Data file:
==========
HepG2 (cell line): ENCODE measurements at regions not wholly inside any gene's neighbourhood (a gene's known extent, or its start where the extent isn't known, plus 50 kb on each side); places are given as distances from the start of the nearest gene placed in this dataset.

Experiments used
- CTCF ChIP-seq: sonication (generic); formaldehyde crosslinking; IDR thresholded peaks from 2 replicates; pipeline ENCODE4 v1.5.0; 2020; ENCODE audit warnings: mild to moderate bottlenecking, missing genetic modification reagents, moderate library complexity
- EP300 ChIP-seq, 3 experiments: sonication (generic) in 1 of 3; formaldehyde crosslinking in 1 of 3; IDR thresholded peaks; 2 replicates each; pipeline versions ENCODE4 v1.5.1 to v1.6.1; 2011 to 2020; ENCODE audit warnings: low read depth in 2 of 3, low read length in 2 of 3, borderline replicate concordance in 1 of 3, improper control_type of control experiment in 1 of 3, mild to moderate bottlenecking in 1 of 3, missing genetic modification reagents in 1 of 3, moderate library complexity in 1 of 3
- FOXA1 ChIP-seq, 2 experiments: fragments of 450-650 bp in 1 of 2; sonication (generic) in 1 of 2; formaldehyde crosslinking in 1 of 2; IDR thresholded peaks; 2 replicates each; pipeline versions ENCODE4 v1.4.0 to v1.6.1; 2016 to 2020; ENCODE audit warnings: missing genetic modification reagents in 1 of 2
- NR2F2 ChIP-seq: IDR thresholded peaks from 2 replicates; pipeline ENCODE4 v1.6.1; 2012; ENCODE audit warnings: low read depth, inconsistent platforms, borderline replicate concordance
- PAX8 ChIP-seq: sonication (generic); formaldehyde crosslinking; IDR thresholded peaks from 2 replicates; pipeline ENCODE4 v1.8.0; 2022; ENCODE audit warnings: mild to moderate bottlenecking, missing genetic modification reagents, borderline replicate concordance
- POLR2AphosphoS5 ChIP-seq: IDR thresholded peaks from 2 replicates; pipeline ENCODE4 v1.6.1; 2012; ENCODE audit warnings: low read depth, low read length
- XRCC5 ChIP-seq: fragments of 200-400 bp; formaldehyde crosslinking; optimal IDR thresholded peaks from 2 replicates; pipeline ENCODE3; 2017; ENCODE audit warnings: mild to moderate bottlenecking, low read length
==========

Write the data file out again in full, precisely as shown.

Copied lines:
HepG2 (cell line): ENCODE measurements at regions not wholly inside any gene's neighbourhood (a gene's known extent, or its start where the extent isn't known, plus 50 kb on each side); places are given as distances from the start of the nearest gene placed in this dataset.

Experiments used
- CTCF ChIP-seq: sonication (generic); formaldehyde crosslinking; IDR thresholded peaks from 2 replicates; pipeline ENCODE4 v1.5.0; 2020; ENCODE audit warnings: mild to moderate bottlenecking, missing genetic modification reagents, moderate library complexity
- EP300 ChIP-seq, 3 experiments: sonication (generic) in 1 of 3; formaldehyde crosslinking in 1 of 3; IDR thresholded peaks; 2 replicates each; pipeline versions ENCODE4 v1.5.1 to v1.6.1; 2011 to 2020; ENCODE audit warnings: low read depth in 2 of 3, low read length in 2 of 3, borderline replicate concordance in 1 of 3, improper control_type of control experiment in 1 of 3, mild to moderate bottlenecking in 1 of 3, missing genetic modification reagents in 1 of 3, moderate library complexity in 1 of 3
- FOXA1 ChIP-seq, 2 experiments: fragments of 450-650 bp in 1 of 2; sonication (generic) in 1 of 2; formaldehyde crosslinking in 1 of 2; IDR thresholded peaks; 2 replicates each; pipeline versions ENCODE4 v1.4.0 to v1.6.1; 2016 to 2020; ENCODE audit warnings: missing genetic modification reagents in 1 of 2
- NR2F2 ChIP-seq: IDR thresholded peaks from 2 replicates; pipeline ENCODE4 v1.6.1; 2012; ENCODE audit warnings: low read depth, inconsistent platforms, borderline replicate concordance
- PAX8 ChIP-seq: sonication (generic); formaldehyde crosslinking; IDR thresholded peaks from 2 replicates; pipeline ENCODE4 v1.8.0; 2022; ENCODE audit warnings: mild to moderate bottlenecking, missing genetic modification reagents, borderline replicate concordance
- POLR2AphosphoS5 ChIP-seq: IDR thresholded peaks from 2 replicates; pipeline ENCODE4 v1.6.1; 2012; ENCODE audit warnings: low read depth, low read length
- XRCC5 ChIP-seq: fragments of 200-400 bp; formaldehyde crosslinking; optimal IDR thresholded peaks from 2 replicates; pipeline ENCODE3; 2017; ENCODE audit warnings: mild to moderate bottlenecking, low read length